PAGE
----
At ComicsPRO a few weeks ago I was given the opportunity to interview Brian Azzarello about BLOOD BROTHER MOTHER, his new series with Eduardo Risso coming in May from DSTLRY. Azzarello and Risso have collaborated on many things, including the classic series 100 Bullets, but they don’t like repeating themselves and this is a different kind of project for the duo.

To accompany the interview we’re also giving you an exclusive debut of Dave Johnson’s F Cover for the book, above Enjoy! 

Azzarello is a man of few words but many meaningful pauses and chuckles. I hope that comes across here.]

THE BEAT:  Brian, what made you want to be a founding member of DSTLRY?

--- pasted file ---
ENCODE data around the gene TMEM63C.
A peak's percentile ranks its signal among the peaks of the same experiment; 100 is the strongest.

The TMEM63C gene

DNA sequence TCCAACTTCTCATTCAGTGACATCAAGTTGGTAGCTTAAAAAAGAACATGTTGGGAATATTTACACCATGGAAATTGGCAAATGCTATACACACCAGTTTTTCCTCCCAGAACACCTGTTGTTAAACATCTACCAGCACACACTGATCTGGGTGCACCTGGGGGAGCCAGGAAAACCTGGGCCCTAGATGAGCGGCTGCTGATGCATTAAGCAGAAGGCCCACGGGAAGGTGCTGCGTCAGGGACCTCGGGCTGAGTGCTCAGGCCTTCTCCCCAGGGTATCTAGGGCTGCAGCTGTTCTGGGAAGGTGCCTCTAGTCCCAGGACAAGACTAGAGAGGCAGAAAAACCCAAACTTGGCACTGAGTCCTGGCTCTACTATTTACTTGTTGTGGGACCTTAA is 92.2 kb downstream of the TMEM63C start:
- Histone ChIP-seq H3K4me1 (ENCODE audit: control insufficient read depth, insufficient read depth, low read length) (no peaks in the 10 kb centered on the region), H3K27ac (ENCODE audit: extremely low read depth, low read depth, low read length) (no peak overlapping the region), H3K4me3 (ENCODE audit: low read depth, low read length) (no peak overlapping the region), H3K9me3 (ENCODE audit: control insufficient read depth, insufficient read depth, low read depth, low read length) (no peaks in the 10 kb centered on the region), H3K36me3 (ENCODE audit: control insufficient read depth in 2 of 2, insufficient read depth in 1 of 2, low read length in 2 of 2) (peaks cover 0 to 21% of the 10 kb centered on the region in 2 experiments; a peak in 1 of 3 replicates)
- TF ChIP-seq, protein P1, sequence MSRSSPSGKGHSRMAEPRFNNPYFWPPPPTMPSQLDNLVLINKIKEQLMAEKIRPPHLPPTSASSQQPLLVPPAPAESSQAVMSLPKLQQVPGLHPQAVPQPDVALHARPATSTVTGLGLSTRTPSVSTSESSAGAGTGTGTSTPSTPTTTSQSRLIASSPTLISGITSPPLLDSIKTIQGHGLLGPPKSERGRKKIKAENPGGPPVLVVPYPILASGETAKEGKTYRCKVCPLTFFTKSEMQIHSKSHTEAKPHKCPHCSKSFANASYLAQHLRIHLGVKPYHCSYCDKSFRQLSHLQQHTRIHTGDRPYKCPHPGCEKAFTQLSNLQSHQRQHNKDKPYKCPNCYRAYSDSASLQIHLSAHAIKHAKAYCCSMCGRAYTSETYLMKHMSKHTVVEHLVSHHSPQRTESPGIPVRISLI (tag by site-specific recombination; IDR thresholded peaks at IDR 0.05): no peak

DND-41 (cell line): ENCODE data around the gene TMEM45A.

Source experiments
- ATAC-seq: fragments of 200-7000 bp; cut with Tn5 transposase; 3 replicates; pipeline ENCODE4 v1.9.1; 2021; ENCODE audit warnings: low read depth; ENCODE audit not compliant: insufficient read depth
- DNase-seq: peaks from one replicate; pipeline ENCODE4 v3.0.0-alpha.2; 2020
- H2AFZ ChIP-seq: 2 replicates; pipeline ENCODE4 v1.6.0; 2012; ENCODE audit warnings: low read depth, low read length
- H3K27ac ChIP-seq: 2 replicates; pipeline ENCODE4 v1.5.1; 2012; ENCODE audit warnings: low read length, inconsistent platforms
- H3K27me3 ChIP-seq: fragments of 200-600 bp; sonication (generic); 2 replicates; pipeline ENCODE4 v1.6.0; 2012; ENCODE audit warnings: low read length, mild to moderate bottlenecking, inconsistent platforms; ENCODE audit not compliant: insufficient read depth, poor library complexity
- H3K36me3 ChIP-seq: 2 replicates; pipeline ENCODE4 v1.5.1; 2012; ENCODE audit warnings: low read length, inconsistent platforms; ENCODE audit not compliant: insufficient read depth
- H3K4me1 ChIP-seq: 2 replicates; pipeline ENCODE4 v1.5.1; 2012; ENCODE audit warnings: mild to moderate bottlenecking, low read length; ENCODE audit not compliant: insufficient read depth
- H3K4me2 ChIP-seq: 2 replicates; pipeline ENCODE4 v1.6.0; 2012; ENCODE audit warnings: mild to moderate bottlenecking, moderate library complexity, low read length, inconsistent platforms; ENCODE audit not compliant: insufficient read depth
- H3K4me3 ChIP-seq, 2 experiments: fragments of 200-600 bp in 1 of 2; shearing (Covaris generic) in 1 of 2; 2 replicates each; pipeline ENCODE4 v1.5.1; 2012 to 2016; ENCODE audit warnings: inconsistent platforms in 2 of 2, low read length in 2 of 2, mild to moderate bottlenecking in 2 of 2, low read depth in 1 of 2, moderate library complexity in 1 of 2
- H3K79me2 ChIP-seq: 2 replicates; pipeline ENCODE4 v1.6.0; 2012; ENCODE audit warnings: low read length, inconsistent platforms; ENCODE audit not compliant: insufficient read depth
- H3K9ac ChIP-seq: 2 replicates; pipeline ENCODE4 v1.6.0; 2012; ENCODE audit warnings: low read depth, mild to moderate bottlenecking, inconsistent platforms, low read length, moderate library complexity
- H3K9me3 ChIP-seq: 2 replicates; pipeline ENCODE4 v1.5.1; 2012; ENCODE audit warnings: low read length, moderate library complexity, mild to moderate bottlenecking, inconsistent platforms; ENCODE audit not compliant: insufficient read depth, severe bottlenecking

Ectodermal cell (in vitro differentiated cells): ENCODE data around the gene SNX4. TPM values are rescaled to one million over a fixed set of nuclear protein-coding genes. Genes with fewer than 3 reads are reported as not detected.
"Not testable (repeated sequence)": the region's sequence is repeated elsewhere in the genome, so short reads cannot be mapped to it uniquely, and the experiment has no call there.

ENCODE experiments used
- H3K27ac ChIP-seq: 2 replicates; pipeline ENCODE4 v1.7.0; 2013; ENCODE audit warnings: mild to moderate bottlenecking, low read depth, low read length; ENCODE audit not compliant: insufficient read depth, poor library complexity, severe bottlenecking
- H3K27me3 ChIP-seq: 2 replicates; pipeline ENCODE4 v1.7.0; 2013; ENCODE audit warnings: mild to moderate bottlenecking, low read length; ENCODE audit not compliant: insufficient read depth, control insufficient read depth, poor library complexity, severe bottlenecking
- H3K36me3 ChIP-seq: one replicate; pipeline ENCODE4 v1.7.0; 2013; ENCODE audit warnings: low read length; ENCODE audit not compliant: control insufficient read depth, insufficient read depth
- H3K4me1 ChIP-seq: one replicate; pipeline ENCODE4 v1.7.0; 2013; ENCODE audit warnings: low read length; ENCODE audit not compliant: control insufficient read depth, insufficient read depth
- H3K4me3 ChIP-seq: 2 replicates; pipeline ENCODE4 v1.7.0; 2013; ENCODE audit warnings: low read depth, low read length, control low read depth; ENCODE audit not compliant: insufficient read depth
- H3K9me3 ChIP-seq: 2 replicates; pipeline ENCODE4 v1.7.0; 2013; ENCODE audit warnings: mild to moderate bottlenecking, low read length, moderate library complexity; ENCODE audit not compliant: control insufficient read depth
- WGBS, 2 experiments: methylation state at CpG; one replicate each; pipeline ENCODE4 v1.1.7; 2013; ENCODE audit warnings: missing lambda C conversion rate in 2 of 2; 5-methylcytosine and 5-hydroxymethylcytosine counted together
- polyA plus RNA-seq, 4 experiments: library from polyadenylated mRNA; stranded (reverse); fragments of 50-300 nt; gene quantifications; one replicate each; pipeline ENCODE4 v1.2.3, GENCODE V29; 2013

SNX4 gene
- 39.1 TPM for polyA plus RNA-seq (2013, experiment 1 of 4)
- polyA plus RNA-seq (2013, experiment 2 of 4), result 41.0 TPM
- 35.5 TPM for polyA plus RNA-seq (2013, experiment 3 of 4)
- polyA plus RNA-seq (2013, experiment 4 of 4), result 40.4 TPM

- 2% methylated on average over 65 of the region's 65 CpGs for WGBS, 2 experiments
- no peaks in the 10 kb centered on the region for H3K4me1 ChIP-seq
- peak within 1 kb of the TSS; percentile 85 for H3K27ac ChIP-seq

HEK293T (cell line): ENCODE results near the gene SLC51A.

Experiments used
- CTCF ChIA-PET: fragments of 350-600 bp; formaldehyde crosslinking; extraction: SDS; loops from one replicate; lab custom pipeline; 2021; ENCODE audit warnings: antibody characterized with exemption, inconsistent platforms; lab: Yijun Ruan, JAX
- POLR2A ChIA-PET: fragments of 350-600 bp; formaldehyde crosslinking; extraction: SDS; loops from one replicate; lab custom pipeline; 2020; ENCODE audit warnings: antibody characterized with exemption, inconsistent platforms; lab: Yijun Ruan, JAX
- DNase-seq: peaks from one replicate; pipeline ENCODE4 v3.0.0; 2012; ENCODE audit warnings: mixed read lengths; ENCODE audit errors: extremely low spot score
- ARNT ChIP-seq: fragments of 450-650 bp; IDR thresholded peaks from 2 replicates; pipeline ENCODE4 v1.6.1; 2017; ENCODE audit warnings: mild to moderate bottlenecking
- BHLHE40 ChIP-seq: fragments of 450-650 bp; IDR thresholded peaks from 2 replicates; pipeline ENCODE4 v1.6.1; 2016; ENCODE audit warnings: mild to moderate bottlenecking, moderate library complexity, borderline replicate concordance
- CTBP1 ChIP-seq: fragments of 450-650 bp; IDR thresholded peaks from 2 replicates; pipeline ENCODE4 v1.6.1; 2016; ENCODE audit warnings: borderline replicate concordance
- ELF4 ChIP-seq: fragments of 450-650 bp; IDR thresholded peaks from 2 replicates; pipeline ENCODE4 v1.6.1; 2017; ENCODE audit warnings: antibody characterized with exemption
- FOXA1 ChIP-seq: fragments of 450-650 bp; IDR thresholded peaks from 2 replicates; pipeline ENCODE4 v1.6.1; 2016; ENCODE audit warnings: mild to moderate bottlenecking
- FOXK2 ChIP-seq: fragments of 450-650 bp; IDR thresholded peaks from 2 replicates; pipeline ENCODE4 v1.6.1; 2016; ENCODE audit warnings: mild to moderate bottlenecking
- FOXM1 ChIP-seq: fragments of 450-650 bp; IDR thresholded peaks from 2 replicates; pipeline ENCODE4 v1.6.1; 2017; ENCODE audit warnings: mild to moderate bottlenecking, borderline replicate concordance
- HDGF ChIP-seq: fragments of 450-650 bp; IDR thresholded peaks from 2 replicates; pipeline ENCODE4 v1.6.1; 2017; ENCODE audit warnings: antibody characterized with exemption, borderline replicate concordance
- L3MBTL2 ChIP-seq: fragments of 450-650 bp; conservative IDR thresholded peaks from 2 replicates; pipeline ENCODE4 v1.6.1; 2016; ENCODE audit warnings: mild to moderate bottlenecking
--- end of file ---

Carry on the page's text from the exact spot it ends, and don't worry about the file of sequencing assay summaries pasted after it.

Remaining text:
AZZARElLO: [chuckles] Well, they asked me.  I think the business model is different. There must be something to it, because it’s been copied now twice in less than a year, so people are taking notice of what we’re doing. 

THE BEAT: You mean like Ghost Machine and so on? 

AZZARELLO: Yeah, people saying, we’re going to start our own thing. 

THE BEAT:  You’ve done mostly creator-owned things for the last few years – you and Eduardo did Moonshine for Image. What’s your working relationship with Eduardo like? I think a lot of people admire the Sean Phillips/Ed Brubaker team. It’s is pretty remarkable for just working together for so long and doing such good books. I think you and Eduardo are another incredible team that just turns out great books, but you haven’t worked as much together exclusively. 

AZZARELLO:  I don’t think Ed works exclusively with Sean, does he? I mean, it’s easier for me to work with other people than it is for Eduardo. He can only do one project at a time.